Employment Statistics In The Education Sector
by Arnab Dey How to Guides 30 January 2023
There is increasing strain being placed on our education sector in England and across the United Kingdom.
State schools across England are dealing with increasing class sizes, a greater number of children with challenging behavior, as well as more pupils struggling with basic reading, writing, and verbal communication in their early years.
All in all, the most recent employment statistics in the education sector suggest there are some pretty difficult challenges ahead.
What Are The Trends In The Number of Teachers in England?
The number of teachers in the UK is on a downward trend when compared with the number of children in the education system.
There are just more children to teach as the school-age population continues to grow. This is a greater issue for some age groups, and it is expected that there will be an extra 37,000 children in secondary education by 2028.
How Many People Are Employed in the Education Sector?
According to government data, there are nearly 1 million people employed in state schools in England. From that figure, there are around 470,000 of those in teaching positions, with the remaining people working in support or administrative roles.
On the face of it, it seems like we have plenty of teachers in the system, but there are factors such as inflation, pay stagnation, and working conditions that will likely affect the number of teachers who stay in the post over the coming years. Indeed, teachers’ unions are calling for strikes in an attempt to improve the working lives of teachers.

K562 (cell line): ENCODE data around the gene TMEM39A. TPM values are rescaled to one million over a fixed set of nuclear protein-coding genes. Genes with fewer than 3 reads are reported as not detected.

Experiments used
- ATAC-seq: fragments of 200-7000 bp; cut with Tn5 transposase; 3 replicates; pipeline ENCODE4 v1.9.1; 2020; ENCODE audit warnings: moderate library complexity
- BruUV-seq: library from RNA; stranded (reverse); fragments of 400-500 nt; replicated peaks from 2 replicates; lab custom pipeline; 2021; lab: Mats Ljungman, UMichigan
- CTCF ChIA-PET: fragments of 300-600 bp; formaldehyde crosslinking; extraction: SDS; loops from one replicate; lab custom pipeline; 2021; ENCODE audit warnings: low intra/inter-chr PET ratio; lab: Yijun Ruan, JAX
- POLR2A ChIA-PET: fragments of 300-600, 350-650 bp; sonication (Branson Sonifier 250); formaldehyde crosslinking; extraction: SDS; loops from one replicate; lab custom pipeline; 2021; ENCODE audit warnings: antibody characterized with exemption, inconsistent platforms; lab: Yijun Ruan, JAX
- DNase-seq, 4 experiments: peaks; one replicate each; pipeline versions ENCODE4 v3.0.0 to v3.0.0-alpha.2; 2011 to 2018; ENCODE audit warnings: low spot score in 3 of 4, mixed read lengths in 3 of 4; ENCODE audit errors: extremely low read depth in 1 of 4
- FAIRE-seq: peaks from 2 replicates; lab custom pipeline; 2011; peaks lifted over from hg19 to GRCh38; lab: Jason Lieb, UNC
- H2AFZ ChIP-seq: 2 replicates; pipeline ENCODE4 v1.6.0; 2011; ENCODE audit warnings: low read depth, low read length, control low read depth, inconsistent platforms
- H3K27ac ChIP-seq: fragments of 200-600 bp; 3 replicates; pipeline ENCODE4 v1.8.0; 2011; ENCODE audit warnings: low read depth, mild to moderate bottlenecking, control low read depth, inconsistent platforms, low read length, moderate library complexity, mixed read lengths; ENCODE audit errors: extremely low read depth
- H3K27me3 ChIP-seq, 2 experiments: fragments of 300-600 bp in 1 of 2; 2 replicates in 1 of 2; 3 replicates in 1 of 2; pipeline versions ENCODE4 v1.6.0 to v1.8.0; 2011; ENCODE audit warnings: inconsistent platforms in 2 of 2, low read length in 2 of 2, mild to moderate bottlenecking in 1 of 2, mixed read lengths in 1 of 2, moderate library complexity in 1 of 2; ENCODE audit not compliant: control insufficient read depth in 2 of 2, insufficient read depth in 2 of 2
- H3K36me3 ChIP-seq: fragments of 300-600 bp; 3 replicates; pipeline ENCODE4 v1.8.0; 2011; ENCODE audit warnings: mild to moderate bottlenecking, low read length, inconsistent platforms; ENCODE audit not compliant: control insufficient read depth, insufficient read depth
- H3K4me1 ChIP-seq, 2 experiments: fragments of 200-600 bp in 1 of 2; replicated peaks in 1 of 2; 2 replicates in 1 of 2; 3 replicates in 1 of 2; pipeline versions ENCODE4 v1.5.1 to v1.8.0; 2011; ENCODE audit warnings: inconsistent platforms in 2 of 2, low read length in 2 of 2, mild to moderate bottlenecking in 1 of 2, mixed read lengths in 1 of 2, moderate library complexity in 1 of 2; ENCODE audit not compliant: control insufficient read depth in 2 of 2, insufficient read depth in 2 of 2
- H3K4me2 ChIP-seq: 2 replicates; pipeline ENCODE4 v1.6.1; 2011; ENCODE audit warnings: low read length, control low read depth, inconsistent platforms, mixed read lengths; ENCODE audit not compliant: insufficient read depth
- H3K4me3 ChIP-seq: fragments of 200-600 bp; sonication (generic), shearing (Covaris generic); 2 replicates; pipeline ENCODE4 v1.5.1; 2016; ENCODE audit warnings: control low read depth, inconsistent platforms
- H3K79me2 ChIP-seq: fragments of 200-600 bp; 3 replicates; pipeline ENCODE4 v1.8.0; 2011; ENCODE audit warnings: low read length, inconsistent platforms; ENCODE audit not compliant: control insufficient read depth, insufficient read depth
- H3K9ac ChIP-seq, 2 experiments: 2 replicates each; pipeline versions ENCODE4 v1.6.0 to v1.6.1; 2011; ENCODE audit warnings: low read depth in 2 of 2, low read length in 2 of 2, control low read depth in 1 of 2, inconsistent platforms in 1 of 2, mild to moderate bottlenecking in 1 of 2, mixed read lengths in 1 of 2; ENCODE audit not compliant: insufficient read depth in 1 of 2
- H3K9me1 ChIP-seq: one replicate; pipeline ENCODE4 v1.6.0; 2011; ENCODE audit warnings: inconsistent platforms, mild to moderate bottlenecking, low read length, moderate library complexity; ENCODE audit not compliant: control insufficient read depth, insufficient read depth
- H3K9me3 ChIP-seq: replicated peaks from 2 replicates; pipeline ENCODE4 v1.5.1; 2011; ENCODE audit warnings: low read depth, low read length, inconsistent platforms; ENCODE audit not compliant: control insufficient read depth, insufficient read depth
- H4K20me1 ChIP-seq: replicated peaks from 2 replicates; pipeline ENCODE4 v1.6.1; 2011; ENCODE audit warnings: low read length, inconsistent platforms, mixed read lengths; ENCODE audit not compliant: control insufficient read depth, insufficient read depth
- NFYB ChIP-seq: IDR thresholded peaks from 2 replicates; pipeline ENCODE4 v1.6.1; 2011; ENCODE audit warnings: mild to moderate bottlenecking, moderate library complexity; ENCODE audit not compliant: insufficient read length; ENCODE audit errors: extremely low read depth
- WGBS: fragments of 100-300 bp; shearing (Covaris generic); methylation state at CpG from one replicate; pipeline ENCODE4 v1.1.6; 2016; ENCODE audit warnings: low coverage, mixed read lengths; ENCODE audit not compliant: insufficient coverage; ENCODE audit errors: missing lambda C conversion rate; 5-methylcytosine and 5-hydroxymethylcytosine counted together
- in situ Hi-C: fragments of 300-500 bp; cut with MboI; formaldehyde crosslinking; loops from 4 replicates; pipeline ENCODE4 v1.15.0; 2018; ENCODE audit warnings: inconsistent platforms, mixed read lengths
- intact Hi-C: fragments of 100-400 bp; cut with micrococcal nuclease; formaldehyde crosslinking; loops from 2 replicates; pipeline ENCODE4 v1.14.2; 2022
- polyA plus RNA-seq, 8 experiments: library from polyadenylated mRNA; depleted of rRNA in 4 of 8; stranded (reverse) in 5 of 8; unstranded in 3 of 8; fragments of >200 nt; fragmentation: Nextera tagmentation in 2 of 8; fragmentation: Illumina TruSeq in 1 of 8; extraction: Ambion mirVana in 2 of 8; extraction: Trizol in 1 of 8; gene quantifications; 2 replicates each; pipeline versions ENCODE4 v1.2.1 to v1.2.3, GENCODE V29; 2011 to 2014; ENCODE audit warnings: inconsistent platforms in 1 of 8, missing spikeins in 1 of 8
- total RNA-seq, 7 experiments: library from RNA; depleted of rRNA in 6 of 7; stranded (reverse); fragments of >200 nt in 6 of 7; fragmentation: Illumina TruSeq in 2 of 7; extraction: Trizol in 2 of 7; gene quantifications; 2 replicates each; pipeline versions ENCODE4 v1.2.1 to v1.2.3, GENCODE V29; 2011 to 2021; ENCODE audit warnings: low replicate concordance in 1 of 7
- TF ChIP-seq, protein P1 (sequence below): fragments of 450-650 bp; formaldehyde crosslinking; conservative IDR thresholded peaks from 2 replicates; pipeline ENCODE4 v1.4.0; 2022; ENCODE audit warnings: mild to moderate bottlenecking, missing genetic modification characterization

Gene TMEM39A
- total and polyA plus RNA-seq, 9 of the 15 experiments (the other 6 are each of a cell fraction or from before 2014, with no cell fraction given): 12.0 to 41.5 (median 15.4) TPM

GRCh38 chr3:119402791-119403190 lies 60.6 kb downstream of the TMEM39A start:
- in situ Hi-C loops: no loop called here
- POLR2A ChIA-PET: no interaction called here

How Do Employment Trends In Education Compare With The Wider Employment Sector
The employment trends in the education sector reflect wider employment trends across the country at large. Unemployment figures are incredibly low compared to historical figures. However, there are more open positions than we have seen in recent years, which tells us there are potentially bigger problems coming.
When it comes to employment trends within the education sector, the number of teachers working in the UK has increased slightly since 2016. However, employment in some teaching roles is still down in previous years due to increased curriculum demands and the demand for more specialist roles such as STEM subjects.
The number of teachers under the age of 30 makes up nearly a quarter of the teaching staff. It is not clear if there are geographical trends when it comes to the distribution of teaching staff.
However, as the teaching workforce ages, schools need to be aware of staff attrition, and how this will impact workforce management over the medium-long term. There are also going to be gaps in the experience of teachers, although it is not clear if this will be a detrimental influence on the quality of teaching over time.
What Can Be Done To Address These Issues?
There are no simple solutions to the issues. Whilst there are specialist teaching recruitment companies that can help schools identify teachers for vacant positions.
However, there are often costs associated with using such companies. Given that school budgets are already strained, additional costs in the form of recruitment fees may continue to make the problems worse, while also not addressing the underlying issues.
Ultimately, teachers are calling for the UK government to address many years of wage stagnation. It’s fair to say that paying more to keep good teachers in the profession should be a priority, especially when the costs associated with sourcing new teaching are taken into account.
It remains to be seen how employment trends will change over the coming years. However, it is clear that quality education should be prioritized to give future generations the best chance to thrive in the modern world.